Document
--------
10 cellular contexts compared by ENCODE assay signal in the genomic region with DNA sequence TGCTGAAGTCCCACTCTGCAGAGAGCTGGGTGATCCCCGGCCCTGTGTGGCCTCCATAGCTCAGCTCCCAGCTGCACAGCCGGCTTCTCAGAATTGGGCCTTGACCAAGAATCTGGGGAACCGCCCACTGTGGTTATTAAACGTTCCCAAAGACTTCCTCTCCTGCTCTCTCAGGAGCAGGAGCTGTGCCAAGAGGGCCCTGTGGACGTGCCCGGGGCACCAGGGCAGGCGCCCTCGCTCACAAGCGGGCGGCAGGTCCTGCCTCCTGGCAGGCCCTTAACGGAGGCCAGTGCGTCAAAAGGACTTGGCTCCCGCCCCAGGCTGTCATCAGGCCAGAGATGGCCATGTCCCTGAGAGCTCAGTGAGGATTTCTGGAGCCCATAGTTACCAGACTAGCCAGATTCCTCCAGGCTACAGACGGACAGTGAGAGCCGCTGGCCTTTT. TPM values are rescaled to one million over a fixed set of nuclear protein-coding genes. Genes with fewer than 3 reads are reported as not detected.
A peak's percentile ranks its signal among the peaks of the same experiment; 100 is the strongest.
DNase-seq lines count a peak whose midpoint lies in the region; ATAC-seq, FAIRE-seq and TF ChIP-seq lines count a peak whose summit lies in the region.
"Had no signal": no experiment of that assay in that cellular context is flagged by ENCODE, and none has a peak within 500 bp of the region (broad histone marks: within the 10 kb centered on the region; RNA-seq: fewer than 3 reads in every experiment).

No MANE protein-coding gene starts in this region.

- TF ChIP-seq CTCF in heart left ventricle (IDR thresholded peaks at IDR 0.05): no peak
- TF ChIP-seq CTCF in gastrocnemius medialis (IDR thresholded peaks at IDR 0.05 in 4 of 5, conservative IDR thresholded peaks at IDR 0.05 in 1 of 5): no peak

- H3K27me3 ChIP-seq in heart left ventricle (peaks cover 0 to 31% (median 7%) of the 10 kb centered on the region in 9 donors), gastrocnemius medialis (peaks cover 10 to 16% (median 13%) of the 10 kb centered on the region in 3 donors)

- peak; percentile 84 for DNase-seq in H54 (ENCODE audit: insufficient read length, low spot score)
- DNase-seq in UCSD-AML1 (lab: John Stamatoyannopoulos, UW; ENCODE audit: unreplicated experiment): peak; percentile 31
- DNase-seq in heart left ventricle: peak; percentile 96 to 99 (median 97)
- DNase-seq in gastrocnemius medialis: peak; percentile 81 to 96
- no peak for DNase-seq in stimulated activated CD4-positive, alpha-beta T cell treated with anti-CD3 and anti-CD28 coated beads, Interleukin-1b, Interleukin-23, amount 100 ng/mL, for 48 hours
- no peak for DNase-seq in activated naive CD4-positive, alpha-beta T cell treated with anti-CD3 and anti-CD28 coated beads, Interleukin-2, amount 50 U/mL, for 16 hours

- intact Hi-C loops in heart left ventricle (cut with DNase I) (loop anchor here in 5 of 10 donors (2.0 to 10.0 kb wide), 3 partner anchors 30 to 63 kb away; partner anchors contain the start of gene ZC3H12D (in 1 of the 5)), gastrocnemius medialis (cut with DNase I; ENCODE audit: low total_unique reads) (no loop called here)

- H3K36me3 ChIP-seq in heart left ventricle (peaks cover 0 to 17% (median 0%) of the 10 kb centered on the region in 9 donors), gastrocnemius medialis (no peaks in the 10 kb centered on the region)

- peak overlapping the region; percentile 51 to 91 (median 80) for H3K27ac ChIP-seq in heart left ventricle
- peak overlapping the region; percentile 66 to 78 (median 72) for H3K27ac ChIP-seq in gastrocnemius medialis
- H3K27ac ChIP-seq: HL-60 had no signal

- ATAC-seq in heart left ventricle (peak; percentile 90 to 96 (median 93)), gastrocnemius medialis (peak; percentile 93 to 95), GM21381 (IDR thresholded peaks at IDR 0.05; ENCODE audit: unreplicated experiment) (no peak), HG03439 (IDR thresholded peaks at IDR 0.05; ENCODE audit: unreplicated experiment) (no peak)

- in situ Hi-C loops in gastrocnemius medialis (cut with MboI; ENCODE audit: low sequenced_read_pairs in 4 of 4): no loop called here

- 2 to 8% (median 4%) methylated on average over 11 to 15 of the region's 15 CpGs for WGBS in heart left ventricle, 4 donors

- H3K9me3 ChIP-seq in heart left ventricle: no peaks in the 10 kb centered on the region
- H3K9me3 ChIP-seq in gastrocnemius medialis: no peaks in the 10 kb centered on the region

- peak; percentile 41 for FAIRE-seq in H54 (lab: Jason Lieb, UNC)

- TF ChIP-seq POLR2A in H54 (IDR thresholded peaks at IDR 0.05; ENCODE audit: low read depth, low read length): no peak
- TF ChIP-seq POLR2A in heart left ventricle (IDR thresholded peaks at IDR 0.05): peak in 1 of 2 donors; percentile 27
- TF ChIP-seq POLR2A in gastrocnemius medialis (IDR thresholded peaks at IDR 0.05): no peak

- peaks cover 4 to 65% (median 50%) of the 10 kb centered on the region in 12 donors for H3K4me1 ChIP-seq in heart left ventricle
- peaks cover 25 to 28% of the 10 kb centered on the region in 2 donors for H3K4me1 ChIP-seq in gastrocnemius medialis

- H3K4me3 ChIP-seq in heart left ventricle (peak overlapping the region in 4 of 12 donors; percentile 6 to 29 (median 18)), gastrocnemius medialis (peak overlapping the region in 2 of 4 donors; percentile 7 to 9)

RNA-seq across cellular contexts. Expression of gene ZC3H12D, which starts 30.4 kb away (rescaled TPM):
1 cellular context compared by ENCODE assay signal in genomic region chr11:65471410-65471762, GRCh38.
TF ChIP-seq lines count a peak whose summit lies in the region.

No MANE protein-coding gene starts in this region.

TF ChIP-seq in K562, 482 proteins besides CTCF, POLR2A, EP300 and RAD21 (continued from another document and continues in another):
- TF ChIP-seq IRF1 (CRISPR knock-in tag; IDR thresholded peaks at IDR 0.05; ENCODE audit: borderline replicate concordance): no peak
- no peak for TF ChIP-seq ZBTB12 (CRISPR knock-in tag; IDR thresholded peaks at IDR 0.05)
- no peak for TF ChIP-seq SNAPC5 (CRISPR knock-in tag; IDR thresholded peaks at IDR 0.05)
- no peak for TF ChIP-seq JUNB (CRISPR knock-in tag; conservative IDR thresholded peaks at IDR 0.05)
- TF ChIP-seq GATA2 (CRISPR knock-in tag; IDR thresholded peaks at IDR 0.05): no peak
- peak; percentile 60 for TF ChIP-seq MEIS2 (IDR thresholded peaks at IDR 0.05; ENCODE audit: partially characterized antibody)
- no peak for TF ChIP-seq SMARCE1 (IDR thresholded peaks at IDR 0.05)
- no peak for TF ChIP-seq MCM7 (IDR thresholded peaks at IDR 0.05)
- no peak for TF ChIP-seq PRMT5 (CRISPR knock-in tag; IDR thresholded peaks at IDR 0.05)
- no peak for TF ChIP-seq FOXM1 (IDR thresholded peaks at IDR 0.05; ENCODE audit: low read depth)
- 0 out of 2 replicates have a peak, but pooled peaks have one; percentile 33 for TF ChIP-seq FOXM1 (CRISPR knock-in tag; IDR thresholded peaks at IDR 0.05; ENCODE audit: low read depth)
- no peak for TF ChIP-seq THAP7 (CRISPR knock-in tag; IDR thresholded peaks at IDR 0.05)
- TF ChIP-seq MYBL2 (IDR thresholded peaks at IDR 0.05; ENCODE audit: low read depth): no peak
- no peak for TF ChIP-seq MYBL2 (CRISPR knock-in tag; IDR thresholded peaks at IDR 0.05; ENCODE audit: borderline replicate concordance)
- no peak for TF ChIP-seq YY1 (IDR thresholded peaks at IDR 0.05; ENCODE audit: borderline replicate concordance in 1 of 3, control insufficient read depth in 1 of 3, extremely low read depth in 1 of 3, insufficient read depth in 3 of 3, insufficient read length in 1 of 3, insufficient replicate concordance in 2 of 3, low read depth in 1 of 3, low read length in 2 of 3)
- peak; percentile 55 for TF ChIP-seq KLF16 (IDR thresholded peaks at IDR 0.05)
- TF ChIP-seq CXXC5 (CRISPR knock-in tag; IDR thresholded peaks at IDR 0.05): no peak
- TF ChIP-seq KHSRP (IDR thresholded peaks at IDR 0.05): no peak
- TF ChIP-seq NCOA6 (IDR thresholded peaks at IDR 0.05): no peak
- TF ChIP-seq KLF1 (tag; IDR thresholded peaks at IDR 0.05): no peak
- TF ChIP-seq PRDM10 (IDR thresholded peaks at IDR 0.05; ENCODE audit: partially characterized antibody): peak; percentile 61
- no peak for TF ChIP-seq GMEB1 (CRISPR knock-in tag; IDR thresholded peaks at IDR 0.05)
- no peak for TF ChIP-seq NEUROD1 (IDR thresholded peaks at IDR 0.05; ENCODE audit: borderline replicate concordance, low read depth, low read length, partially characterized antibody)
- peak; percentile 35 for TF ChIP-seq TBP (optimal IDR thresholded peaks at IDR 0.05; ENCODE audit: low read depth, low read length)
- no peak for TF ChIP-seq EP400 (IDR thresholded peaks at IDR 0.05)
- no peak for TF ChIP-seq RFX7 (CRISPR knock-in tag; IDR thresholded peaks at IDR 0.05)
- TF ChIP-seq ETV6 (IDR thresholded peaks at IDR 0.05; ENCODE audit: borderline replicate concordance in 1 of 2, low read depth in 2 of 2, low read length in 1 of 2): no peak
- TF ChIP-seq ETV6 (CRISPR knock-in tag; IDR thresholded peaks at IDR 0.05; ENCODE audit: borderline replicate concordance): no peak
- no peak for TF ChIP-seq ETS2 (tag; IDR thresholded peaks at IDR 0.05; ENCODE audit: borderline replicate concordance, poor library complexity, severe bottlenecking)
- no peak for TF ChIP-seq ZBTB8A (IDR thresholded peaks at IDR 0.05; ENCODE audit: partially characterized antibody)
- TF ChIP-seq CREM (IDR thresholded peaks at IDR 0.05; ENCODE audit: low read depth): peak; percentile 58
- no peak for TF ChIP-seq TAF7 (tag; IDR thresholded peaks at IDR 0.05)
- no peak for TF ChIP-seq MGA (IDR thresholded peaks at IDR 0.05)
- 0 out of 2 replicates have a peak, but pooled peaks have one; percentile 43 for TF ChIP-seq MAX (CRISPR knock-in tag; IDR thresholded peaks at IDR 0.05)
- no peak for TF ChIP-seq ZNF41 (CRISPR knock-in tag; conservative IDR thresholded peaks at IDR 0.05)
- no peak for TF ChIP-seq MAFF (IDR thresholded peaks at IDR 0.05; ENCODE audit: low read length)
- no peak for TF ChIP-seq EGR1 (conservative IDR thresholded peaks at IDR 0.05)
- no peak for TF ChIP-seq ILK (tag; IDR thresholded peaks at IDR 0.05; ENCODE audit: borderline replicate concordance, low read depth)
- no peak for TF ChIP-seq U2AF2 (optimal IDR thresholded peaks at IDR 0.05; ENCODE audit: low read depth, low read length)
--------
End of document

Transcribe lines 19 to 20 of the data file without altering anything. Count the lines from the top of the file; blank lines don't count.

- H3K27ac ChIP-seq: HL-60 had no signal

- ATAC-seq in heart left ventricle (peak; percentile 90 to 96 (median 93)), gastrocnemius medialis (peak; percentile 93 to 95), GM21381 (IDR thresholded peaks at IDR 0.05; ENCODE audit: unreplicated experiment) (no peak), HG03439 (IDR thresholded peaks at IDR 0.05; ENCODE audit: unreplicated experiment) (no peak)